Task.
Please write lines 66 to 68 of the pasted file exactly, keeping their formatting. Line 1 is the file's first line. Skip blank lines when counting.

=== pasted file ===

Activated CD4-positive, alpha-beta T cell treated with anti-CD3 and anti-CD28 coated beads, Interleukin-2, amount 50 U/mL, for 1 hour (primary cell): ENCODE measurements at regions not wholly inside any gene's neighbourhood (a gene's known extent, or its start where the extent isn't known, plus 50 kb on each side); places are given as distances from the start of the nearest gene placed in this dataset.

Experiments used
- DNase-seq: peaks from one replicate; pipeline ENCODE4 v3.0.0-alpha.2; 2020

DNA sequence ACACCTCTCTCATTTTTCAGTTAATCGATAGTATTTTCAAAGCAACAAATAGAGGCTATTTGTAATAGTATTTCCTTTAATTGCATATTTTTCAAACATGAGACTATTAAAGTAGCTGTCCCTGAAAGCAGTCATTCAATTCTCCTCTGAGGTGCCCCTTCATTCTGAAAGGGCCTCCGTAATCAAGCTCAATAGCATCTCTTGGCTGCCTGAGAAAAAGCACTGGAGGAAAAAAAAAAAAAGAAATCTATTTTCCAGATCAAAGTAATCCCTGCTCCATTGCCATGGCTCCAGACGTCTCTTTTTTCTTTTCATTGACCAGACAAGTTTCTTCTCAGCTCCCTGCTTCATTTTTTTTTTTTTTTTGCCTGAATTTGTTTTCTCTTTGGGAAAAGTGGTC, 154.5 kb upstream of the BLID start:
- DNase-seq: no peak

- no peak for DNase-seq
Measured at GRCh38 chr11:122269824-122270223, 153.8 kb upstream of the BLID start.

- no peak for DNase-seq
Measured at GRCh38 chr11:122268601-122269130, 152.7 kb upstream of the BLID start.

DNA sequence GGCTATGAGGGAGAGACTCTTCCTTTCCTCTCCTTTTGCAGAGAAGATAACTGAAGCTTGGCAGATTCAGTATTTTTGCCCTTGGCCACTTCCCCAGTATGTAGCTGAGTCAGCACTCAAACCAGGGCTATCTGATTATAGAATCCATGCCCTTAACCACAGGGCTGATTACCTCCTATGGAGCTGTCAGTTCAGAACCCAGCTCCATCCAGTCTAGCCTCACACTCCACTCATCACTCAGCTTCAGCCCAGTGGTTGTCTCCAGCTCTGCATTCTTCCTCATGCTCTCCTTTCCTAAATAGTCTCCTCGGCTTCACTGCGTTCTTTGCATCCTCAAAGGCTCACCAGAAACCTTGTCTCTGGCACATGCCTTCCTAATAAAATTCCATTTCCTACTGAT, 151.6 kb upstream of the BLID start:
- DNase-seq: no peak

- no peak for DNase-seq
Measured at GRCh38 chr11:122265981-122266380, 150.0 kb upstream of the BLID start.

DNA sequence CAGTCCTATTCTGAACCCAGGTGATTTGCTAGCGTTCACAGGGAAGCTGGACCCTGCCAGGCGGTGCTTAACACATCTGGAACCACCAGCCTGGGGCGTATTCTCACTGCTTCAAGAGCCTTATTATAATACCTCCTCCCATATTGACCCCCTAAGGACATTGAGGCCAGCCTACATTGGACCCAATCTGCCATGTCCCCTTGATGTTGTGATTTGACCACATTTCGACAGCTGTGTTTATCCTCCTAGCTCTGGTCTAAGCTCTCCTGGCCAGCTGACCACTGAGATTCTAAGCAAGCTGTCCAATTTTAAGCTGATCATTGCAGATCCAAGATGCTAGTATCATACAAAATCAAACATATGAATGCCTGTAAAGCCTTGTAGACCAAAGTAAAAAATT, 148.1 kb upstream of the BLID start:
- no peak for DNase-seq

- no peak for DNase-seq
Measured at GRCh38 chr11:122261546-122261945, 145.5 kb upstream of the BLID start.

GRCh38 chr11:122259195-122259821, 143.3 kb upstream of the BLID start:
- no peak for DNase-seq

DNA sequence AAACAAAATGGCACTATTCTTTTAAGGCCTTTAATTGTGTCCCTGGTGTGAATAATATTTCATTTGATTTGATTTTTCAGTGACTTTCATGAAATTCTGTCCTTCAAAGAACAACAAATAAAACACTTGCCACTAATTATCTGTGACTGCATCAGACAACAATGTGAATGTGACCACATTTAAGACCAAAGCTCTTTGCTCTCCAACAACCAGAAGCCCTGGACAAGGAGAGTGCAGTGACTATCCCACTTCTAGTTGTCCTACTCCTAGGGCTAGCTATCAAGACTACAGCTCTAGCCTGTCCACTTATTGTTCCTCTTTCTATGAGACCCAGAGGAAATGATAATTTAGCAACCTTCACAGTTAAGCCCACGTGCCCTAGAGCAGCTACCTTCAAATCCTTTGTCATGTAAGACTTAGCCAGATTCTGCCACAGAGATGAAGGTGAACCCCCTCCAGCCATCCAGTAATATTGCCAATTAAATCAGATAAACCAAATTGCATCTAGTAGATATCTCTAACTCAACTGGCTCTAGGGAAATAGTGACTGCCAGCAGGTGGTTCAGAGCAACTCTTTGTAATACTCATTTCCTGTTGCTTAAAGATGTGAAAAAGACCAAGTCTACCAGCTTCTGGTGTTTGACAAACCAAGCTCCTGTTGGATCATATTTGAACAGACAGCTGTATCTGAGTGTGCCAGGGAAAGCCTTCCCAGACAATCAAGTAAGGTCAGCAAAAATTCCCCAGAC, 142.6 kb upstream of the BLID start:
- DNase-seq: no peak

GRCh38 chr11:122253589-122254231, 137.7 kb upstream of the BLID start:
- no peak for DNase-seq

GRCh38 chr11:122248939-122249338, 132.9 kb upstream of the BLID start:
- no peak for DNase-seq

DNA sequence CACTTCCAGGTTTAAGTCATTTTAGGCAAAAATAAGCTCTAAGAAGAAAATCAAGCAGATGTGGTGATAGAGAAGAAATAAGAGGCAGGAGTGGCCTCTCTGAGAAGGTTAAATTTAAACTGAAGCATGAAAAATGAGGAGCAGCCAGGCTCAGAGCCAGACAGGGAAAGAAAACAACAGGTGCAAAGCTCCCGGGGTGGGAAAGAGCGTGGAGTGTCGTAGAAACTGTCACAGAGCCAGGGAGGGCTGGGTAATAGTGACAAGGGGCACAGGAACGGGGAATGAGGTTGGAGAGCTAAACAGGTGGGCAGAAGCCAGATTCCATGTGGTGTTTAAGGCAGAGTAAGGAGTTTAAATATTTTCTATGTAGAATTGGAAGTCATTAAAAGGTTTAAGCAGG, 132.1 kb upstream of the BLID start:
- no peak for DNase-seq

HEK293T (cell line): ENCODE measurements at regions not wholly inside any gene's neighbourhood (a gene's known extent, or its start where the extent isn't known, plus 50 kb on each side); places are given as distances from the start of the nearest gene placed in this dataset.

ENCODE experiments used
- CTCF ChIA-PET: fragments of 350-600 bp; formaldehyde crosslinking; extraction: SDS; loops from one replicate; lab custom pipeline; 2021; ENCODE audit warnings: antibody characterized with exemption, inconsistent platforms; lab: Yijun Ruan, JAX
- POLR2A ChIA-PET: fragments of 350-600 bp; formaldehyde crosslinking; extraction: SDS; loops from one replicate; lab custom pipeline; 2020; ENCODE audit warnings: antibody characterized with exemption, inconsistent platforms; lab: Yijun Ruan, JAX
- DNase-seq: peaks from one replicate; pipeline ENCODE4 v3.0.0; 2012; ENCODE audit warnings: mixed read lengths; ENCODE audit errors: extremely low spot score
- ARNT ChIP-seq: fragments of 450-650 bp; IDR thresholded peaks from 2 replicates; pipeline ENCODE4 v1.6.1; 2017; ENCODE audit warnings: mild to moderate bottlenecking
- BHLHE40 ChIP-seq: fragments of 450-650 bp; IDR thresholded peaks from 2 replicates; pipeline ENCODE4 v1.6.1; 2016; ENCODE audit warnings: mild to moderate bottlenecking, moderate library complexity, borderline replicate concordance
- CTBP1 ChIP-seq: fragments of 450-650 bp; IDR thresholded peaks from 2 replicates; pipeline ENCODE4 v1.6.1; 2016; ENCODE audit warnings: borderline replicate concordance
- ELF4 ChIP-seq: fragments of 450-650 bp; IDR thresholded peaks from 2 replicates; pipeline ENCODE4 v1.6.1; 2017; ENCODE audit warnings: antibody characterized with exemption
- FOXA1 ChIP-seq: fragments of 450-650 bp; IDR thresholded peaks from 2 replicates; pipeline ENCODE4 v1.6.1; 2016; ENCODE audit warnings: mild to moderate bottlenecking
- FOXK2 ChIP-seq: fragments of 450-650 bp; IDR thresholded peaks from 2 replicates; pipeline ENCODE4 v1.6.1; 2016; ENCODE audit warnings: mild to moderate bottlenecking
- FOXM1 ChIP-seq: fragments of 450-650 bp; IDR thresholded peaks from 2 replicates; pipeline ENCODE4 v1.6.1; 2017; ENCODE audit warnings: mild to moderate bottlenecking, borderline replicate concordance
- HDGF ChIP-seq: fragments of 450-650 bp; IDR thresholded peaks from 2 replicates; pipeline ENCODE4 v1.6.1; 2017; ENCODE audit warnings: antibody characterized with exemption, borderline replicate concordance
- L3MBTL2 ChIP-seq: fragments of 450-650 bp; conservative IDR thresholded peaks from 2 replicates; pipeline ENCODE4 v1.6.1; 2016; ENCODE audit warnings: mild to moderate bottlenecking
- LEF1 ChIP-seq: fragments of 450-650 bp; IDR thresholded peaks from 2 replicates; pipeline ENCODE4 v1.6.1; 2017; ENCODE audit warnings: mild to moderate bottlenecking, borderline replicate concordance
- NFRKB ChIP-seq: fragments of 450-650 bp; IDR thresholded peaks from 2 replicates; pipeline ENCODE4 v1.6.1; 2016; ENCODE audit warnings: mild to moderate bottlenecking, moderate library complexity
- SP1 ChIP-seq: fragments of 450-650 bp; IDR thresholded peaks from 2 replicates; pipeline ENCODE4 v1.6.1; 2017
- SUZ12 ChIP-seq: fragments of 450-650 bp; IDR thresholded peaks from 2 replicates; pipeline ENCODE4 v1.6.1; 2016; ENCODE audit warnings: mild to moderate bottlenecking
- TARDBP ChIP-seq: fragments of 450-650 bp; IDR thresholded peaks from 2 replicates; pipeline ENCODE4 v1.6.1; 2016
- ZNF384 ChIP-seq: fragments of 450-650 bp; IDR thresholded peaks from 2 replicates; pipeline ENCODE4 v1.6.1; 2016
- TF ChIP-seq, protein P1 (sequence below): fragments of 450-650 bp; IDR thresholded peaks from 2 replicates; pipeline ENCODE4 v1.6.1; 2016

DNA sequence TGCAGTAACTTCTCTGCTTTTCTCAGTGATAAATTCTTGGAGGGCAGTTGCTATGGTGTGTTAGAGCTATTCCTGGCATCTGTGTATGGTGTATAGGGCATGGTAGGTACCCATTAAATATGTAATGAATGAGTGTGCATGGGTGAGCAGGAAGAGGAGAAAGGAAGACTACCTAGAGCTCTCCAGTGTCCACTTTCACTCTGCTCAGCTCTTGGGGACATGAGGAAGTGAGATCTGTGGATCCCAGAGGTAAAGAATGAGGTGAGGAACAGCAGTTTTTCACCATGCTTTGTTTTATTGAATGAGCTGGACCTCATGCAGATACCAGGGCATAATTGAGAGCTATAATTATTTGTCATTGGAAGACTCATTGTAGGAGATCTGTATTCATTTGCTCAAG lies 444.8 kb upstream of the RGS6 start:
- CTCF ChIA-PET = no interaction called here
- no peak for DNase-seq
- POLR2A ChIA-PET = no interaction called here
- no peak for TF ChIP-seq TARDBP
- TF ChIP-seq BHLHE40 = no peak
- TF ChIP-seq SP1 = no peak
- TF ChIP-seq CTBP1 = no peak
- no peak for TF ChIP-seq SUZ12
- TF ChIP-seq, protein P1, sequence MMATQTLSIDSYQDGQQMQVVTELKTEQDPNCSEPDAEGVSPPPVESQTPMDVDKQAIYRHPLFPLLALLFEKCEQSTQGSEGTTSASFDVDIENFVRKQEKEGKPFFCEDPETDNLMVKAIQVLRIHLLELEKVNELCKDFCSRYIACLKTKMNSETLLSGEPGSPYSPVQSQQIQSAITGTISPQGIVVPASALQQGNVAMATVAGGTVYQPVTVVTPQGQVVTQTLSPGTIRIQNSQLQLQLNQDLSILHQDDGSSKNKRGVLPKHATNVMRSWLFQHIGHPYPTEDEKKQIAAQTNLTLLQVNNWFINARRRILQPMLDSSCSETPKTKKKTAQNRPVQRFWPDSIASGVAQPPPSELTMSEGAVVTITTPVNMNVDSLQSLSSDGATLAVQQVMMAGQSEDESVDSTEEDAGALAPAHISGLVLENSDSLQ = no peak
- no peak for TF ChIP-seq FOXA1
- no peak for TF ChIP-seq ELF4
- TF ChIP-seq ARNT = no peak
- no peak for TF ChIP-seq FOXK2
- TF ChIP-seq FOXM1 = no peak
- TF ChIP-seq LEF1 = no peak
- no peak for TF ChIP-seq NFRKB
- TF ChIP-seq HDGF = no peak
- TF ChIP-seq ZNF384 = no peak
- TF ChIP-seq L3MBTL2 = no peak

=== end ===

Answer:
- TF ChIP-seq HDGF = no peak
- TF ChIP-seq ZNF384 = no peak
- TF ChIP-seq L3MBTL2 = no peak